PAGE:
The more common issue revolves around what the landowner does with that container and whether it amounts to a material change of use and therefore development. If the container is used in conjunction with the main use of the land, there is unlikely to be a material change of use and planning permission will not be required. For instance, if a storage container is brought on to agricultural land to store animal feed, produce or medicine, planning permission will not be required. Planning permission will also not be required for a storage container brought on to residential land (or a house and garden) to store gardening or domestic items.
However, if the landowner wants to use the container for a use which is unconnected to the main use of land, the question may arise as to whether there has been a material change of use. An example of this is if someone places a storage container on agricultural land to live in. As the lawful use of the land is agricultural, that person would be introducing a residential use to that land. This is likely to amount to a material change of use, would require further investigation and may result in the need to apply for planning permission.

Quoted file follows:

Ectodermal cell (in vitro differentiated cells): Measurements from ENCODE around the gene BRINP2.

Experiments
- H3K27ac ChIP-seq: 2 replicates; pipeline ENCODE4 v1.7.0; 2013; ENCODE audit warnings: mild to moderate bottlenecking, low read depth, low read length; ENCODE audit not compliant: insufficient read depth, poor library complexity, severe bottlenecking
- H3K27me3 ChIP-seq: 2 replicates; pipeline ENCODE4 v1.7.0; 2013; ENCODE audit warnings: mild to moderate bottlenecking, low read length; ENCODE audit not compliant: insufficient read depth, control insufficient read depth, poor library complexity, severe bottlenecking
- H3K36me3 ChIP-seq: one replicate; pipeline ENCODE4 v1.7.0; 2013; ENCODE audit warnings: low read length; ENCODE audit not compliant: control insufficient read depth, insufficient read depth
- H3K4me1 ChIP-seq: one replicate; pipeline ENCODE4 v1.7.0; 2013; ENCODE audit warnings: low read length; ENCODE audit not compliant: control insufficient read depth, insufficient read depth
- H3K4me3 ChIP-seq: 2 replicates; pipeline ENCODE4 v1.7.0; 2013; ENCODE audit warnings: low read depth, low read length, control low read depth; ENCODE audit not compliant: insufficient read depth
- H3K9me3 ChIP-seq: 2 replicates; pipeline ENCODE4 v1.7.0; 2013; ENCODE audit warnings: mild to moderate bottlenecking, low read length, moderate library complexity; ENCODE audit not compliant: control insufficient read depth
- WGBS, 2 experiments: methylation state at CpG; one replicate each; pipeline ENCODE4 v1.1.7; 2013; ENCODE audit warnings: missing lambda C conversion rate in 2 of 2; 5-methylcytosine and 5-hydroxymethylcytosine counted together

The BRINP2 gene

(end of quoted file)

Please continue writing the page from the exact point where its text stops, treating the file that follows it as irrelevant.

The person would also need to consider what other work may be required to make the container habitable, like hardstanding to place the container on, or to construct a drive or an earth bund for whatever reason. These may amount to building or engineering works which require planning permission.